HDV Cameras and Transfer to 35mm Film
The Sony FX1 and Z1U have the potential to create a much sharper image for transfer to film than any DV camera. The frame size is 1440 by 1080, over four times the number of pixels as an NTSC camera. The cameras do not a have a high-quality 24P or 25P shooting mode, however interlaced video can be converted to 24P or 25P using DVFilm Maker, with excellent results.
The converted 24P/25P footage can be created with any suitable AVI or Quicktime codec/format, including Raylight AVI or Apple HDV codec, and then edited with any AVI or Quicktime-capable editing system such as Premiere Pro, Vegas, Avid or Final Cut Pro. The frame size stays at 1440 x 1080 or is stretched to 1920 x 1080.
There is a great advantage to converting the footage to true 24P/25P quicktime before editing. The conversion to 24 fps is cleaner and higher quality, especially if slow- or fast motion effects will be applied in editing, vs. doing the conversion afterwards. 24P progressive-scan frames are easier to work with when applying motion graphics, composites, or other visual effects. Also the data size and performance requirements for playback are 20% less than 60i. 24P can be easily converted to NTSC and retain its film-like qualities. 24P can be easily converted to PAL (by slowing down 4%) with very high quality. Also of course 24P is compatible with transfer to film. DVFilm will transfer 1280 x 720, 1440 x 1080 or 1920 x 1080 size frames to 35mm for the same rate as a PAL or NTSC transfer to film, provided the footage is supplied to us as 24P Quicktime or AVI on hard drive, and DVFilm Maker is used to do the conversion before editing. This results in a cost savings of about $10,000 for a feature-length film.
We urge anyone making a feature film with this camera to send us 1 minute of test video before starting your project. The cost of the test on 35mm (silent) is $250.00.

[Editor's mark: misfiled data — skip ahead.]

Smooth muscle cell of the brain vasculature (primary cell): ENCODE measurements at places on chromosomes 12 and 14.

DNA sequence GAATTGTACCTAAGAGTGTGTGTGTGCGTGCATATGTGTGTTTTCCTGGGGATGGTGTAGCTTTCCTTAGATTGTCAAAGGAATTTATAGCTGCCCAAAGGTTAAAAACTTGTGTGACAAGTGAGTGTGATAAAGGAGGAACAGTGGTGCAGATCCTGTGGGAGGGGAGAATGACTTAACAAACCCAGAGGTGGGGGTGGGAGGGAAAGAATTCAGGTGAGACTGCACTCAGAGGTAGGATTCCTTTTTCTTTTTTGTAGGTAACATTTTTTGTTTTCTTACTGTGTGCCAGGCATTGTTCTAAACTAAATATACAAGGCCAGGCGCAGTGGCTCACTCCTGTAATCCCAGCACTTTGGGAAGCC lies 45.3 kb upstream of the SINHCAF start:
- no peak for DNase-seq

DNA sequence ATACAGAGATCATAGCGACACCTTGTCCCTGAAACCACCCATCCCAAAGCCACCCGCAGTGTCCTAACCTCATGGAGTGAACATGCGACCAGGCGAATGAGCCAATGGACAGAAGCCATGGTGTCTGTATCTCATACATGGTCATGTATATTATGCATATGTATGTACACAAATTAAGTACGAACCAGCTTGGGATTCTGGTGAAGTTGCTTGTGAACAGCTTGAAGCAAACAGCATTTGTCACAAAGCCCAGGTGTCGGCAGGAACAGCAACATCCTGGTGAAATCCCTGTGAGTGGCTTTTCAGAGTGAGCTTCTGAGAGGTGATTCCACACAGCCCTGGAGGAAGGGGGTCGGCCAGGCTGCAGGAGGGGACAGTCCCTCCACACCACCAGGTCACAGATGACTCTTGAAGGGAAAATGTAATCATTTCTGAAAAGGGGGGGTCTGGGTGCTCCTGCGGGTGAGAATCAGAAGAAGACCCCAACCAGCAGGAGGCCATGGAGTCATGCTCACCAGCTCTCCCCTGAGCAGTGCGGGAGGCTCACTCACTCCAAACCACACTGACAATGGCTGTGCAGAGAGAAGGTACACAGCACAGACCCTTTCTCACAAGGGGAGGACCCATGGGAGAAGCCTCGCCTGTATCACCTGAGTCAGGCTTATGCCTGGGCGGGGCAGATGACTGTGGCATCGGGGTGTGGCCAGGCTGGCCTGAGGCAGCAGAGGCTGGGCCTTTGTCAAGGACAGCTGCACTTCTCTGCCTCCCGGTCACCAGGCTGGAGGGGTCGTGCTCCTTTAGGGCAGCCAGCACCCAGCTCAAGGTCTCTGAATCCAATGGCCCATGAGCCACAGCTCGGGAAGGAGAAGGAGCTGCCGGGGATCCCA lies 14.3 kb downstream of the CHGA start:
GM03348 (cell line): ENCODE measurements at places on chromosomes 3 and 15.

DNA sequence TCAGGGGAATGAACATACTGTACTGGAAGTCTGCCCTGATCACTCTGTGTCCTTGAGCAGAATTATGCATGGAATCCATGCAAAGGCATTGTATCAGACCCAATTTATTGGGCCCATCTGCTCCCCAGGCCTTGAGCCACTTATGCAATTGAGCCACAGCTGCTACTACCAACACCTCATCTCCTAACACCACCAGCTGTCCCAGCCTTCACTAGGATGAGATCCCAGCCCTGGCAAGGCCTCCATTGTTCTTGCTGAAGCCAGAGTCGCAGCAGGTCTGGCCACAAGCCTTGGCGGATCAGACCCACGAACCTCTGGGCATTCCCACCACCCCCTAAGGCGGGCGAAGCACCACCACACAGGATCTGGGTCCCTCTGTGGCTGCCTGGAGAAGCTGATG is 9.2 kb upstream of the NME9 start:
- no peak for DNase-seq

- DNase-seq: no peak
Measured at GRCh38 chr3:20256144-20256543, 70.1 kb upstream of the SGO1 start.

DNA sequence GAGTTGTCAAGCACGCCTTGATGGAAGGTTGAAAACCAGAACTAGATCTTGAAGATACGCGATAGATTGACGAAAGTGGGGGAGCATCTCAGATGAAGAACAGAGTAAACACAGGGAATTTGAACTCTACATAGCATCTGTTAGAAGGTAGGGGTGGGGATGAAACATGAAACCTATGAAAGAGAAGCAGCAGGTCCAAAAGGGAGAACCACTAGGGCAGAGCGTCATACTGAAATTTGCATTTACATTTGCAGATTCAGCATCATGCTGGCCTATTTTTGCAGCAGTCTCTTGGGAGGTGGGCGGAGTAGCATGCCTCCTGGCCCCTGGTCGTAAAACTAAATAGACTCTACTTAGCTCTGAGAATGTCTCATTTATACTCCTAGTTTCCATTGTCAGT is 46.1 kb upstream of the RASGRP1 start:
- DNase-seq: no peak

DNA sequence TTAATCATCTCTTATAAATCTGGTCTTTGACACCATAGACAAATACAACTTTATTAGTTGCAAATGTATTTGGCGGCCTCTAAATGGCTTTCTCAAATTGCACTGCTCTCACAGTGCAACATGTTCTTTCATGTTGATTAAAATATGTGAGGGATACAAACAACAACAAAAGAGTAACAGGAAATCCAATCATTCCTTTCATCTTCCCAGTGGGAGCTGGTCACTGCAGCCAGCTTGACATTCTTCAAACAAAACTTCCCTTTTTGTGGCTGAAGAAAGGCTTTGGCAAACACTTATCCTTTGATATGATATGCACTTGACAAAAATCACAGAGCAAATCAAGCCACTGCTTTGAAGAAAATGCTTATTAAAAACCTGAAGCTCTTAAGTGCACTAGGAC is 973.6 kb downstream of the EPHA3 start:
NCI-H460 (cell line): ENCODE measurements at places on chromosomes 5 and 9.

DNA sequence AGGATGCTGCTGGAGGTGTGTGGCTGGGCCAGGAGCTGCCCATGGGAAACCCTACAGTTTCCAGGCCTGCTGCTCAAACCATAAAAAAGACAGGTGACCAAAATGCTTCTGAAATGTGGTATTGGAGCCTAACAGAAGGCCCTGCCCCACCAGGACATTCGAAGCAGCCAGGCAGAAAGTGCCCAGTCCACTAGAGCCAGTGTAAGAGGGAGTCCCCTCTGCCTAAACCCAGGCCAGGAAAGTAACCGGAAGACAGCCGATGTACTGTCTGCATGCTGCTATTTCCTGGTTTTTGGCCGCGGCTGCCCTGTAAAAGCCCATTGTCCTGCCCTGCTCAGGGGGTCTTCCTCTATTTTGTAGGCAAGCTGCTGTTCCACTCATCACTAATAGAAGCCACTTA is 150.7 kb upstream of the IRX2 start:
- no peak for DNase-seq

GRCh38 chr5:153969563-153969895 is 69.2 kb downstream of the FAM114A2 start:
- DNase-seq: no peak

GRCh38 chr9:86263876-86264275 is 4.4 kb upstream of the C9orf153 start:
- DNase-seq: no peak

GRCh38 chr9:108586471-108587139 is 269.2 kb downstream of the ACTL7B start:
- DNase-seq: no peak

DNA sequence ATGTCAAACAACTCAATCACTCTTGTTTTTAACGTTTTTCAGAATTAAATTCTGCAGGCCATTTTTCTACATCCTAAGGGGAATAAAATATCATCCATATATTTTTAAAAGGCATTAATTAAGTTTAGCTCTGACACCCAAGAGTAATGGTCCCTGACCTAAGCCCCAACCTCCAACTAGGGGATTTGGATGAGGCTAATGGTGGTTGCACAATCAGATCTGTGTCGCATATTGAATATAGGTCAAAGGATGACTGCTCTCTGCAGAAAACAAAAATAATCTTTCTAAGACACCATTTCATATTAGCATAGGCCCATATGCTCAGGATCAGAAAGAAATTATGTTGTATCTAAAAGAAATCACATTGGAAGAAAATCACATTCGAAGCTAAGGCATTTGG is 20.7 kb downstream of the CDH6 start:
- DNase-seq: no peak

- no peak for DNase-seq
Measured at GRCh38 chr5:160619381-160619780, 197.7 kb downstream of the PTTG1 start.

Suggested camera settings:
FX1 Euro model: Shoot HDV-mode 50i (interlaced) 1/50th sec shutter speed.
FX1 US Model: Shoot HDV-mode 60i (interlaced) 1/60th sec shutter speed.
Z1: Shoot HDV-mode 60i (interlaced) 1/60th sec shutter speed.
Record dialog audio on the camera using a boom mike. The camera uses Mpeg audio compression, but it is high quality compression and more than adequate for spoken dialog. However music and sound effects for the film should be recorded on DAT or MiniDV (i.e. uncompressed) for highest quality.
60i vs 50i
The advantage of 60i vs. 50i is that 60i can be converted directly to 24P, but 50i must be converted to 25P and then slowed down 4% upon projection in a movie theater. The slowdown (from 25P to 24P) is usually not noticable, but it does require that the dialog track be time-expanded by 4% and the music slowed down by 4% as well, before the 35mm soundtrack is made, to keep it in sync. There's no other advantage to 60i, the resolution is the same as 50i.
Suggested Post production with Windows and Raylight AVI
Raylight is our HD codec that works with popular editing systems like Sony Vegas and Adobe Premiere. It uses DVCPRO-HD (SMPTE standard 377M) that was developed for the Panasonic Varicam HD camera. However Raylight AVIs can be edited on low-cost computer systems since it uses a lo-res proxy during the editing process (called Raylight Red). We suggest that you capture clips from your HDV camera, convert it to 24P Raylight AVI, do all your ediitng with Raylight+Vegas or Raylight+Premiere at 24P, and then export a 24P uncompressed AVI for transfer to film. Here is the suggested workflow:
Other HDV Cameras
Other HDV cameras like the JVC HD100 can be used in a similar fashion. For the JVC HD100, shoot 1280 x 720 24P, and convert the captured Mpeg-2 clips to Raylight AVI at 1280 x 720 24P using DVFilm Maker (see here for details). The rest of the editing process is the same as described in the Raylight Tutorial.
Suggested Post production - Macintosh
For the Mac you capture into Quicktime HDV compression format using Final Cut Pro 5. Then use DVFilm Maker to convert to 24P Quicktime with HDV compression.
More information coming... here is an open discussion group on the FX1.
Below is a (very) small portion of an HDR-FX1 frame shot at 50i, cropped and enlarged 200%:
Below is the same frame, now processed with DVFilm Maker to make 25P. Nearly all the interlacing has been removed, but without a loss in sharpness for the overall frame:
Below is the same surfer shot a few moments earlier in CF25. Note the loss in sharpness. This is why we do not recommend shooting in CF25, CF24 but instead shoot in 50i or 60i.
Join the discussion group on DVFilm transfers and DVFilm software, click here.
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